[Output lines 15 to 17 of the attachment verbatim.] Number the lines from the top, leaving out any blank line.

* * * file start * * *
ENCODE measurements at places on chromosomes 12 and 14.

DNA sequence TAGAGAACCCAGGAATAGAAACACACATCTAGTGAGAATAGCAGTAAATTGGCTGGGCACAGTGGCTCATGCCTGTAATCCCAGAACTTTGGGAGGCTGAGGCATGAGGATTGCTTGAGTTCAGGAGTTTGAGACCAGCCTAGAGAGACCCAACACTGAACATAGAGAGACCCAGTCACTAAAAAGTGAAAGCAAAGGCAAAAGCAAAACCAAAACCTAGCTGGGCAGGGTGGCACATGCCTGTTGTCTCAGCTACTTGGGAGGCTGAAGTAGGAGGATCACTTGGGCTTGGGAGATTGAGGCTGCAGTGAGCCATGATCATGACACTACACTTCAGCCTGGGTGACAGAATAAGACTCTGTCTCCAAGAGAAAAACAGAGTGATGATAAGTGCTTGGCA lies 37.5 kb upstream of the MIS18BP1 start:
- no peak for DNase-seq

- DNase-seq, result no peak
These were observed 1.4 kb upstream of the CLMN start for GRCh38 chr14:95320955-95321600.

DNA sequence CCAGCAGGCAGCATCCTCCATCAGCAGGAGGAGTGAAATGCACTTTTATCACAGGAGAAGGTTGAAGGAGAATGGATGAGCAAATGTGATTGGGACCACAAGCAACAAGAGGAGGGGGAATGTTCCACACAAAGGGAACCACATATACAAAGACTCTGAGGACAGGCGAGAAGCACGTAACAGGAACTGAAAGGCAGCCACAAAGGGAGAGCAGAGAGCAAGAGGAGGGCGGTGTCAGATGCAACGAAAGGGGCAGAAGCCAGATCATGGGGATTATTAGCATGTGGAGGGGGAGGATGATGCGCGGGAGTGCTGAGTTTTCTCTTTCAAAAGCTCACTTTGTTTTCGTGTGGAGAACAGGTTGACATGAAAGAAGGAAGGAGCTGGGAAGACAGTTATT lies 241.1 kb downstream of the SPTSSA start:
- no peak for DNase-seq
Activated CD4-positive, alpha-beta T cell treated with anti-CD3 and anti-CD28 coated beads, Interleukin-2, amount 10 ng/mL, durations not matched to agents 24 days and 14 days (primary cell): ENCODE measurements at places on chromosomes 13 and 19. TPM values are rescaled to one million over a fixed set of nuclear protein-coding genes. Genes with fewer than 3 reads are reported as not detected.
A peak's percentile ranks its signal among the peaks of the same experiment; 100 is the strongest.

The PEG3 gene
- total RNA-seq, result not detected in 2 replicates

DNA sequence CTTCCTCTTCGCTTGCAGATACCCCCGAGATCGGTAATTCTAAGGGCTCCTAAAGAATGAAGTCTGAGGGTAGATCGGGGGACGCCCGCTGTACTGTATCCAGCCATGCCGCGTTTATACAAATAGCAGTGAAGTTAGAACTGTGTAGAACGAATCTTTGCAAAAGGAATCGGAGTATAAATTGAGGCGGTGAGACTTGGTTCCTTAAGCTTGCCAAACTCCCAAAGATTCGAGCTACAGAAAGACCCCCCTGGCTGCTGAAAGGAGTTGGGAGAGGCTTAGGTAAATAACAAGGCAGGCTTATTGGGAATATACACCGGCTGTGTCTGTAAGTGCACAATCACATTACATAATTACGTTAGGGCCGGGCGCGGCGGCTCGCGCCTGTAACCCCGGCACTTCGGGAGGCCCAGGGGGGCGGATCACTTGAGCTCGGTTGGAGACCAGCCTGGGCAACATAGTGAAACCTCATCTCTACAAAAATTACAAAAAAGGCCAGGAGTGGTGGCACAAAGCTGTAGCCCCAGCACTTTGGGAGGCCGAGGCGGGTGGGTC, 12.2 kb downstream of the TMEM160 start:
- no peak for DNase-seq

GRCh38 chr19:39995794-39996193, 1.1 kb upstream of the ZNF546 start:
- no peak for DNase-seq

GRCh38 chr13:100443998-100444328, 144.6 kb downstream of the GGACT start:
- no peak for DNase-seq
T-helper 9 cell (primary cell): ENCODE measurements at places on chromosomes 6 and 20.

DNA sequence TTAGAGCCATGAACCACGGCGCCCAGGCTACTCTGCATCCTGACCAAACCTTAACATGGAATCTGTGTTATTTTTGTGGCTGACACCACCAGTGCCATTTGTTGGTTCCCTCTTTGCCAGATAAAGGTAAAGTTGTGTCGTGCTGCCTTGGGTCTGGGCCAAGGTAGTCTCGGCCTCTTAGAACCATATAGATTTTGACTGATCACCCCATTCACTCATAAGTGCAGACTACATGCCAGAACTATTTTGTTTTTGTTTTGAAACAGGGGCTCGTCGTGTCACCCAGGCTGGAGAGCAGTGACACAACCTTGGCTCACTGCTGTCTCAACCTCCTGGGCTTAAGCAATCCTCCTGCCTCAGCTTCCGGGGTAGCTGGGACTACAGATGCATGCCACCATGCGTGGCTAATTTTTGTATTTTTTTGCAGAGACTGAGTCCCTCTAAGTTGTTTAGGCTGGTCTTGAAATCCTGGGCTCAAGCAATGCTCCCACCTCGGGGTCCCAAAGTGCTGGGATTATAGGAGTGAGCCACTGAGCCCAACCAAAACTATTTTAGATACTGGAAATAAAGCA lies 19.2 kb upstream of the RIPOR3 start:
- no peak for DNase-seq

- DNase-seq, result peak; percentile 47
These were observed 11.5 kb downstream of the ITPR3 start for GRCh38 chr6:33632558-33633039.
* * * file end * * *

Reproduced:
- no peak for DNase-seq

GRCh38 chr13:100443998-100444328, 144.6 kb downstream of the GGACT start:
- no peak for DNase-seq